The problem, from a civic perspective, of speech occurring in privately administered spaces is that it is not beholden to public priorities. Unlike the town common, where protestors assemble consecrated by the Constitution, private spaces operate under their own private conduct codes and security services. In this enclosed, electronic world, disputes about speech need not conform to Constitutional principles, but rather to the convenience of the corporate entity which administrates the space. And such convenience, more often than not, does not concord with the interests of civic society.
Earlier this year, in June 2011, British protestors launched the J30Strike movement in protest of austerity measures imposed by the government. The protestors intended to organized a general strike on June 30th (hence, J30Strike). They purchased the domain name J30Strike.org, began blogging, and tries to spread the word online. Inspired, perhaps, by their Arab Spring counterparts, British protestors turned to Facebook, and encouraged members to post the link to their profiles.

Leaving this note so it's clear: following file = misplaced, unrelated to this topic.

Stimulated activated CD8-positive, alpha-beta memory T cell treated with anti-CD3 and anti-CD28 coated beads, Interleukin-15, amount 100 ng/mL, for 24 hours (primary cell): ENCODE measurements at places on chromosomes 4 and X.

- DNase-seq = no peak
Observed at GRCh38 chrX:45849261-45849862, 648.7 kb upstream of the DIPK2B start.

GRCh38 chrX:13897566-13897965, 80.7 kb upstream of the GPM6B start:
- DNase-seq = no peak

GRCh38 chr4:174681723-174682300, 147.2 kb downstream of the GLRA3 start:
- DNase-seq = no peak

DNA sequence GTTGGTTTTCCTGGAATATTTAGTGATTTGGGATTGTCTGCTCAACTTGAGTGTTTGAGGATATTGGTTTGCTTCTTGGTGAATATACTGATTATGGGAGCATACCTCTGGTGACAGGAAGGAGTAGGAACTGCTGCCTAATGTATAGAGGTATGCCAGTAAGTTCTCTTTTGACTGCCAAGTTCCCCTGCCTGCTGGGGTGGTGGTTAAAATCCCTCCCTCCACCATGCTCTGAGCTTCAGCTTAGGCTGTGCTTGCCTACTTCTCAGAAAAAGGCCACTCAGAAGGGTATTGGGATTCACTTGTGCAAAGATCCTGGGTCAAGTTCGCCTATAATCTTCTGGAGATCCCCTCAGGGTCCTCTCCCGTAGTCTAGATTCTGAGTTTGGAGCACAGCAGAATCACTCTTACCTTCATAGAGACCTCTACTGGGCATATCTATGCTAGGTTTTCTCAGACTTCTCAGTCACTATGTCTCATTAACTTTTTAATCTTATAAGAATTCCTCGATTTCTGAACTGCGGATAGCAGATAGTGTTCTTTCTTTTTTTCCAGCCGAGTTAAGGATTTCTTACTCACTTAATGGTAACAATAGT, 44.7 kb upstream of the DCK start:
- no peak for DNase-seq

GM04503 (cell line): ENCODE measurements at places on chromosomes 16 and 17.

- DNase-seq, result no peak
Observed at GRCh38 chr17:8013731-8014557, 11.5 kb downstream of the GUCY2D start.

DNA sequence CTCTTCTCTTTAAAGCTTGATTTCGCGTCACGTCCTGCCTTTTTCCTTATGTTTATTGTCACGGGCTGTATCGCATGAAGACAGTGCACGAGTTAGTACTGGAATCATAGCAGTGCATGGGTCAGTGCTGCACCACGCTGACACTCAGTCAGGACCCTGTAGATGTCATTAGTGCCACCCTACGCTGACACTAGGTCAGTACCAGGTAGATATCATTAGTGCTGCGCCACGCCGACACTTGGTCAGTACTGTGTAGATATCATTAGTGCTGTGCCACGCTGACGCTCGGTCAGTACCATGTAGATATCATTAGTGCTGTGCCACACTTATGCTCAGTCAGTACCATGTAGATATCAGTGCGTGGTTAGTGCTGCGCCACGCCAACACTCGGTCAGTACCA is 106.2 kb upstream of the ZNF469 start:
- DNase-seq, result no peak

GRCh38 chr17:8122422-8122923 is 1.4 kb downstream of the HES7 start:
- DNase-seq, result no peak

What happened next is not entirely clear. What is clear that on and around June 20th, 2011, Facebook began blocking links to J30Strike. Anyone who attempted to post a link to J30Strike received an error message saying that the link “contained blocked content that has previously been flagged for being abusive or spammy.” Facebook also blocked all redirects or short links to J30Strike, and blocked links to sites which linked to J30Strike as well. For a period of time, as far as Facebook and its users were concerned, J30Strike didn’t exist.
Despite countless people formally protesting the blocking through Facebook’s official channels, it wasn’t until a muckraking journalist Nick Baumann from Mother Jones contacted Facebook that the problem was fasttracked and block removed. Facebook told Baumann that the block had been “in error” and that they “apologized for [the] inconvenience.”
Some of the initial commentary around the blocking of J30Strike was conspiratorial. The MJ article noted a cozy relationship between Mark Zuckerberg and David Cameron, and others worried about the relationship between Facebook and one of its biggest investors, the arch-conservative Peter Thiel.